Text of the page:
Bhopal: Over 25 years after a deadly methyl isocyanate gas leak from the Union Carbide plant on the night of Dec 2-3, 1984, killed thousands of people, all eight accused in the case were Monday held guilty by a local court. Amongst the eight is Warren Anderson, former chairman of the Union Carbide Corporation, US, who is still absconding.
The list of accused includes former Union Carbide India Ltd (UCIL) chairman Keshub Mahendra, ex-MD Vijay Gokhle, ex-V-P Kishore Kamdar, ex-Works Manager J Mukund, ex-Production Manager S P Choudhary, ex-Plant Superintendent K V Shetty, ex-Production Assistant S I Quershi. R. B Roychoudhary, assistant works manager UCIL died in the process of trial.
Chief Judicial Magistrate Mohan P Tiwari pronounced the verdict in a packed court room convicting 85-year-old Mahindra, and seven others in the case.
They were held guilty under Sections 304-A (causing death by negligence), 304-II (culpable homicide not amounting to murder), 336, 337 and 338 (gross negligence) of the Indian Penal Code.
However, there was no no word on Warren Anderson, the then Chairman of Union Carbide Corporation of the US, who was declared an absconder after he did not not subject himself to trial in the case that began 23 years ago.
The sentencing in the case is expected later. Arguments on the quantum of sentence were put forward by the defence and prosecution counsel.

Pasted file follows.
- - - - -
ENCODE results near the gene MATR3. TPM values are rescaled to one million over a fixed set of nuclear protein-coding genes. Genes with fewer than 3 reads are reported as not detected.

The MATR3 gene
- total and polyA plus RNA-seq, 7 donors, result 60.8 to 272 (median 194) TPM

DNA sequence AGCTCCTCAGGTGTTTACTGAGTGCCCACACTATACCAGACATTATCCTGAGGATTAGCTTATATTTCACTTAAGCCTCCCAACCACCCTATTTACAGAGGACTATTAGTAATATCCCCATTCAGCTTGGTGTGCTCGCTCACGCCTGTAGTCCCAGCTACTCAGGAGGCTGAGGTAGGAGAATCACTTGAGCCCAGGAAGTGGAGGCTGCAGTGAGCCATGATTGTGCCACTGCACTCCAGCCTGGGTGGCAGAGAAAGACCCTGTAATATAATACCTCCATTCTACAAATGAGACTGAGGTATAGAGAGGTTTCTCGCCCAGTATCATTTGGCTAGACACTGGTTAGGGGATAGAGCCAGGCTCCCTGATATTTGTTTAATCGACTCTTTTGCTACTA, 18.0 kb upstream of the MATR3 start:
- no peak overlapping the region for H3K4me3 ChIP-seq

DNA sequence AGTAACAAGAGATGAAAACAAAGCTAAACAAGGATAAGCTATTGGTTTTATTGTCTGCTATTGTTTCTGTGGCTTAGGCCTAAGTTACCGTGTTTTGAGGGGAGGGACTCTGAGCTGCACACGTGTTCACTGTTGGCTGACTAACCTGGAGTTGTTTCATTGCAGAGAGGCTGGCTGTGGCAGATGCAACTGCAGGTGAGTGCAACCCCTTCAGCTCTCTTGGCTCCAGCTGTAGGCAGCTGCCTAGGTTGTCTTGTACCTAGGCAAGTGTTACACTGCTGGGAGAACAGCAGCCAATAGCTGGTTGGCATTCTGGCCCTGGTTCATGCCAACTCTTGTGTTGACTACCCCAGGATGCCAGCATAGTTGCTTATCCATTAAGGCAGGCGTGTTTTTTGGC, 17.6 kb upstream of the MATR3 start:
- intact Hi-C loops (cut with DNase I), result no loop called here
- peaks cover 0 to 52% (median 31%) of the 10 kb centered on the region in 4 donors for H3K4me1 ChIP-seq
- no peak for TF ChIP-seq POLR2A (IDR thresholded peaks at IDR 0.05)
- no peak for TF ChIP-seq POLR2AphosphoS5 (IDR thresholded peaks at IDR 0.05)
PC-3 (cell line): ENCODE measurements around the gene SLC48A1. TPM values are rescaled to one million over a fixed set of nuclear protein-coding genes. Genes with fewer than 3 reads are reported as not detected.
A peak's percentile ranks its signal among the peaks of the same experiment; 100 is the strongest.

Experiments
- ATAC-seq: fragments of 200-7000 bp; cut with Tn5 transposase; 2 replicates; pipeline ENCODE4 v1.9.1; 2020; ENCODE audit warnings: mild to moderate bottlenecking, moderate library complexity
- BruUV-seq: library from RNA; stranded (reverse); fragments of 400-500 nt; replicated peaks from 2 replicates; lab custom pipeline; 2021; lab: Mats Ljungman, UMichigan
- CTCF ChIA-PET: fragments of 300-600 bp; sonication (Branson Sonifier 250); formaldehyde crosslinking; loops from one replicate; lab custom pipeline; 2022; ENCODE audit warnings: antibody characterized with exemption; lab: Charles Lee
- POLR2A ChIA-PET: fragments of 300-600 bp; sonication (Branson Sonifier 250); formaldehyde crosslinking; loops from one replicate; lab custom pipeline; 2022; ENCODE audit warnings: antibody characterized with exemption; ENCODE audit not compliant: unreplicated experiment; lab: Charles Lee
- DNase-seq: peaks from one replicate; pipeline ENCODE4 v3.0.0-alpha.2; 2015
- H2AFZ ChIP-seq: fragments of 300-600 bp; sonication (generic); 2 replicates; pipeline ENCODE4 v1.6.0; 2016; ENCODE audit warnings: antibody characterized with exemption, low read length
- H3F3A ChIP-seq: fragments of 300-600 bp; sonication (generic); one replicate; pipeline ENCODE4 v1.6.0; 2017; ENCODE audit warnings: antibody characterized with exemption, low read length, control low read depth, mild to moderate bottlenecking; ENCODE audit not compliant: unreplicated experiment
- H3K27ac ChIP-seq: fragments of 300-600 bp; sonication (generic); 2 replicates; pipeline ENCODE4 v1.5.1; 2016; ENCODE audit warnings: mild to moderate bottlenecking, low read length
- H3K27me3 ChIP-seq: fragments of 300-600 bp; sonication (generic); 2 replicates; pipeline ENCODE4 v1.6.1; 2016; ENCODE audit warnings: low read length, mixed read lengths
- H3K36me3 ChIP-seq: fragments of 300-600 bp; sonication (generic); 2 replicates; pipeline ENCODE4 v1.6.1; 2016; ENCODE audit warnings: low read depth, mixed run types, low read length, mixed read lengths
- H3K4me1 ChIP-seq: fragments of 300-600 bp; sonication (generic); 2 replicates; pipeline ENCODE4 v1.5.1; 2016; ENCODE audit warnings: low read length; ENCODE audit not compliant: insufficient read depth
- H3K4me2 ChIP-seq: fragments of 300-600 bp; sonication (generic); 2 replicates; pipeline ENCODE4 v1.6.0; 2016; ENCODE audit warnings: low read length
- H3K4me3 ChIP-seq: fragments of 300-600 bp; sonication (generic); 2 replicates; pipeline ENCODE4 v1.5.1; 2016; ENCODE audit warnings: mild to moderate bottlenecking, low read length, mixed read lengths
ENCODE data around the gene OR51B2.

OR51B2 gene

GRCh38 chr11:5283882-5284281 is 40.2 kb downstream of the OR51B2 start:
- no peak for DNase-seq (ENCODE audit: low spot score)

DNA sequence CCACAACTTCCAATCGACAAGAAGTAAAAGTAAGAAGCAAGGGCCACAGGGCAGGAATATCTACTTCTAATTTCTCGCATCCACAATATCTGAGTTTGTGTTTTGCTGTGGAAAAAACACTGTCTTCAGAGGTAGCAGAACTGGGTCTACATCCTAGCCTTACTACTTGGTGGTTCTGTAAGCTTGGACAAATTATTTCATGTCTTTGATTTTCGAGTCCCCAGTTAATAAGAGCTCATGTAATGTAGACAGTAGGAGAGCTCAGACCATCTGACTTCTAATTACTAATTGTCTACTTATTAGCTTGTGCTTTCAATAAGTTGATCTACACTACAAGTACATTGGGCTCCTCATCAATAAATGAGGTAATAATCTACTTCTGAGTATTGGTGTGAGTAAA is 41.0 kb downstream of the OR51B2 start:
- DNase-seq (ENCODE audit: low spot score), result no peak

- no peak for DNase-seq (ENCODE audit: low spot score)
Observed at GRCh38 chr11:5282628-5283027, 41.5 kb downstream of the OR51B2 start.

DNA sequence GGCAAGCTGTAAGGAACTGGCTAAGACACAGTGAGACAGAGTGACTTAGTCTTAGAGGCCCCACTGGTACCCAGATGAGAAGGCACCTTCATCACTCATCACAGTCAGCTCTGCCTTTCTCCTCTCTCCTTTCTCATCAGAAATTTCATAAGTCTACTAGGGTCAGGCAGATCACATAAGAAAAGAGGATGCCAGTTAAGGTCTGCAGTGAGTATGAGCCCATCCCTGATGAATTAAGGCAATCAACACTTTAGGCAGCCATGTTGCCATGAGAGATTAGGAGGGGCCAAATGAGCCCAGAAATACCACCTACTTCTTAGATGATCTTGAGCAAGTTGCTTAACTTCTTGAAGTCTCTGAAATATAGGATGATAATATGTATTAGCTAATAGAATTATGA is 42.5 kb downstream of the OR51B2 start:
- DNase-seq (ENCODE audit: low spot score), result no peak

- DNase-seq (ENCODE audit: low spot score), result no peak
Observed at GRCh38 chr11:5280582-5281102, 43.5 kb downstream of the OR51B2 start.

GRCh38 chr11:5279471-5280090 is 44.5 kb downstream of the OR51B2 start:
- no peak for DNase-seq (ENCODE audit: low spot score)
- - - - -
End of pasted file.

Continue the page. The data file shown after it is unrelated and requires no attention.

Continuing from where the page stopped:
Over the years, 178 prosecution witnesses have deposed before the court and the defence team has presented five former employees of the company as witnesses.
In 2009, even a non-bailable warrant was issued against former Union Carbide CEO Warren Anderson. However, the CBI could not process it. So far, no one from Union Carbide America and Union Carbide Eastern Hong Kong has appeared in an Indian Court.
CBI had chargesheeted Union Carbide Corporation (UCC), Union Carbide (India) Limited, Union Carbide (Eastern) Hong Kong, UCC chairman Warren Anderson and eight Indian officials for the tragedy on December 1, 1987. But, in 1989, the government decided to drop criminal charges without taking the victims into confidence.
Also, in 1996, the Supreme Court reduced the charges against eight Indian officials to 304 (A) which is death by negligence from 304 (II). It carries a maximum punishment of up to two years imprisonment and a fine of Rs 5,000.